Anyway I am trialling it out on 600-odd yards of divine laceweight kid silk. The colour is called 'Ripe Cherries' and makes me drool. It will hopefully one day become a lacy stole of some form.

The skein was sold to me like this...

Skeins need to be wound into balls before you can knit with them, so I am using my lovely spinny swift to hold the skein while I wind...
And this is how far I have got so far with the winding (it's a nice job to do while watching tV)...
You have to start by building up a basic foundation pile of yarn at 90 degrees to the swift, and then you switch to winding at a 45 degree angle, turning the nostepinne every few seconds, which causes something clever to happen all by itself and creates a 'proper' ball. This youtube vid explains all...
Of course there are electronic ball winders that will to do this task for you... but I have discovered that I really enjoy the mundane task of yarn winding - it is such a a stress reliever and the the different tactile sensations that you get from tweed Vs silk Vs cashmere is all part of the pleasure... 'tis nice.

Monday, 1 June 2009

Elephants and silly emo gloves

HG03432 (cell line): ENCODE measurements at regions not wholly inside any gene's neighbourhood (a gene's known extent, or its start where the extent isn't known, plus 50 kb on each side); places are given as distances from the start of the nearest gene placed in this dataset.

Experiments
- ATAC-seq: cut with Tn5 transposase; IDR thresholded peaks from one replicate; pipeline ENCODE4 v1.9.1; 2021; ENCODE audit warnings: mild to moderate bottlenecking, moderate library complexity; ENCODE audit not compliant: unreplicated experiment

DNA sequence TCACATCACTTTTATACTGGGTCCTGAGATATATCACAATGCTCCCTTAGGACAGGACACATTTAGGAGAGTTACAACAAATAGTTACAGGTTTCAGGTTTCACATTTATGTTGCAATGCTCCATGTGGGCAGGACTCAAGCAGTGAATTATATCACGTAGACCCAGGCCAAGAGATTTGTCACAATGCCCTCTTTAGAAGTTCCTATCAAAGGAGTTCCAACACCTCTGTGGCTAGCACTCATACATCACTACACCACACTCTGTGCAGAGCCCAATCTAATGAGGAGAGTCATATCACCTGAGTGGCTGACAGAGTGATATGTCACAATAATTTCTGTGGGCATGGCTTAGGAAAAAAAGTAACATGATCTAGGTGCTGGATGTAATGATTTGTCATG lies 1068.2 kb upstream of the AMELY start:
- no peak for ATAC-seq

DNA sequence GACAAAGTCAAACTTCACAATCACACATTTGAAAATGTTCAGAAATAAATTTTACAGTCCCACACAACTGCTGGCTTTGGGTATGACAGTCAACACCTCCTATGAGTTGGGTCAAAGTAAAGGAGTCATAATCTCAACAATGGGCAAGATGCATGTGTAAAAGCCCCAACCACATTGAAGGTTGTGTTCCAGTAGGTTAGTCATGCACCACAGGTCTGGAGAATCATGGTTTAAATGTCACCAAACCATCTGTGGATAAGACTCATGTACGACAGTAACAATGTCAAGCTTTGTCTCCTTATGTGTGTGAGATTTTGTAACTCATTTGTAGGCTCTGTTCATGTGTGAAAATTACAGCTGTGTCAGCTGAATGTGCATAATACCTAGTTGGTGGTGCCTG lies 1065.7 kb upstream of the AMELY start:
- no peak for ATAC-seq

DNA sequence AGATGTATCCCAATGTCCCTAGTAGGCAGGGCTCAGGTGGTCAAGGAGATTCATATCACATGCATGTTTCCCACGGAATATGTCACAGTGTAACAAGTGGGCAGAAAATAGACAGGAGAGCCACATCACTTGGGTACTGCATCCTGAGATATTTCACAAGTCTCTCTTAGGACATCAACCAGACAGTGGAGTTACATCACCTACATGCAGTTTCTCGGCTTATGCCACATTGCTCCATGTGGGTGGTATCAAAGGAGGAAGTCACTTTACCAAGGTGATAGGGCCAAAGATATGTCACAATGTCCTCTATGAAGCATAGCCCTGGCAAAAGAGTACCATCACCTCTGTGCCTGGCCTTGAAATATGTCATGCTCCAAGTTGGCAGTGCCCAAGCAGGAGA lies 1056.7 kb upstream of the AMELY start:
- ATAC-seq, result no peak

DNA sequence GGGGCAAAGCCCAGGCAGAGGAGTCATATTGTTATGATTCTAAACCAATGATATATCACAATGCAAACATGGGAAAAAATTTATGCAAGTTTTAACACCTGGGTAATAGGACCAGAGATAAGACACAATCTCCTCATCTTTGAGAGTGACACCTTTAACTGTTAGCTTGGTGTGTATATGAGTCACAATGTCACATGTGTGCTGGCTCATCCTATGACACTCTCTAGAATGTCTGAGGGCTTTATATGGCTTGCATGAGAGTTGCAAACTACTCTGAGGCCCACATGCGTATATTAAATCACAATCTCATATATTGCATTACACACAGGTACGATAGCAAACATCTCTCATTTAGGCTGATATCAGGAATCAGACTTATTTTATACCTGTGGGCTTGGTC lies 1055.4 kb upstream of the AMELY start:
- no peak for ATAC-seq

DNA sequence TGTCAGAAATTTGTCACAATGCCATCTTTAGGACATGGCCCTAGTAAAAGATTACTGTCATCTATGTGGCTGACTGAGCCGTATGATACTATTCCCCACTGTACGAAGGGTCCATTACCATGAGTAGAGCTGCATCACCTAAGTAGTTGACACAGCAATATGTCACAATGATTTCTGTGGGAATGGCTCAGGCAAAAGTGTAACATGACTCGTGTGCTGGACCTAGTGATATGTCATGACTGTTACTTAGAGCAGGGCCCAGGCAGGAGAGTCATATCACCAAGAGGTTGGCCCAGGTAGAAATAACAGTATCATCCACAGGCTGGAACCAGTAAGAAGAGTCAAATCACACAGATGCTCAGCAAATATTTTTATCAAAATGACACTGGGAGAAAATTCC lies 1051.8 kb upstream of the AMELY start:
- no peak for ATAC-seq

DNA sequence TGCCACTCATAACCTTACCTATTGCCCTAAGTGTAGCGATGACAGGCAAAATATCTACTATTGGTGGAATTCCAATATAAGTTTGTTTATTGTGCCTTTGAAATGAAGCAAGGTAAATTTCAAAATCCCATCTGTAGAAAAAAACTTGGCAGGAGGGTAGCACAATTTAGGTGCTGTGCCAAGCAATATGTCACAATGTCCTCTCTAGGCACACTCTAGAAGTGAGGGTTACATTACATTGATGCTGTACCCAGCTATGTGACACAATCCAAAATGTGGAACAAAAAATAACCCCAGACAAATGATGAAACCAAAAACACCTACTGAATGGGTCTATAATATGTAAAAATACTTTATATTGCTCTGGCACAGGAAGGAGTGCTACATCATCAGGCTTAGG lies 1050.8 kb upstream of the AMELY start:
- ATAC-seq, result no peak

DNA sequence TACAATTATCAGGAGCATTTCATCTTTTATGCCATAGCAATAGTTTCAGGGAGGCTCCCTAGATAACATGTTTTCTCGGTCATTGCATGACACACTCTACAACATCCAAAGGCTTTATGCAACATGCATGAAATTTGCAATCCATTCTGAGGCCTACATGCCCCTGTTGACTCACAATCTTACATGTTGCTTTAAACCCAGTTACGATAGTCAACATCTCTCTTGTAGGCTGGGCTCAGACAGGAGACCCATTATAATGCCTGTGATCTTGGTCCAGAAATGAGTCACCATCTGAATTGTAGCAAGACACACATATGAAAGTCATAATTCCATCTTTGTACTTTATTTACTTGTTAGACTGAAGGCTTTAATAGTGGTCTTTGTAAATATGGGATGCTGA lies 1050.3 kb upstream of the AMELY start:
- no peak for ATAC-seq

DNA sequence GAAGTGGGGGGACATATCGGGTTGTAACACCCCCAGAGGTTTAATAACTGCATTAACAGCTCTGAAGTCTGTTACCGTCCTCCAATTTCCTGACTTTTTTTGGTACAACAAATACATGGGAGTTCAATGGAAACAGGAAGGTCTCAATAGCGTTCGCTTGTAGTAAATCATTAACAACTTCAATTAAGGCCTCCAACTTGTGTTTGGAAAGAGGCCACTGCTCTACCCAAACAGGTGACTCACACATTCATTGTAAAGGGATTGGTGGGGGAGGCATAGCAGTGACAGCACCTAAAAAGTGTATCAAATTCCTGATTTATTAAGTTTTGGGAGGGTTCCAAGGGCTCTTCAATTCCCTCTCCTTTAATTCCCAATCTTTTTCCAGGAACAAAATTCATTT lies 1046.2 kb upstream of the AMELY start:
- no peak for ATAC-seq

Hello fiends, how are you all doing? I've been hiding for a while and as a result have found the time to make an elephant. He's called Elijah, and will soon be trampling his litle feet all the way to W9, to move in with a friend's new baby.

When he was finished he looked strangely naked until I made him a scarf...

I thought I would also share some silly emo gloves I made last month. Given that I could not look less emo in real life, I think I can get away with them... just. (Like every other sad 30-something, I like to pretend that I am still an 80s teenybopper every now and then.) They're from the same pattern as the psychedelic Seussesque ones I made last year.

Burning Eyes and Busy Fingers #3

Finally, I started work on a hideously complicated pair of socks. I'm really only doing these because they are stupidly difficult and I wanted a challenge.

(Also I fell in love with a gorgeous finished pair by Elin... ).

But unfortunately the tiny, weeny little needles hurt my fingers, so I suspect I may never finish. These are Cookie A's Twisted Flower socks.

Burning Eyes and Busy Fingers #2

This week I also banged out a quick lil jumper for baby Helena. It won't fit her for ages though... and I am not sure about the shoulders, it looks too slopey.
Ach well. I love the colour combo anyway.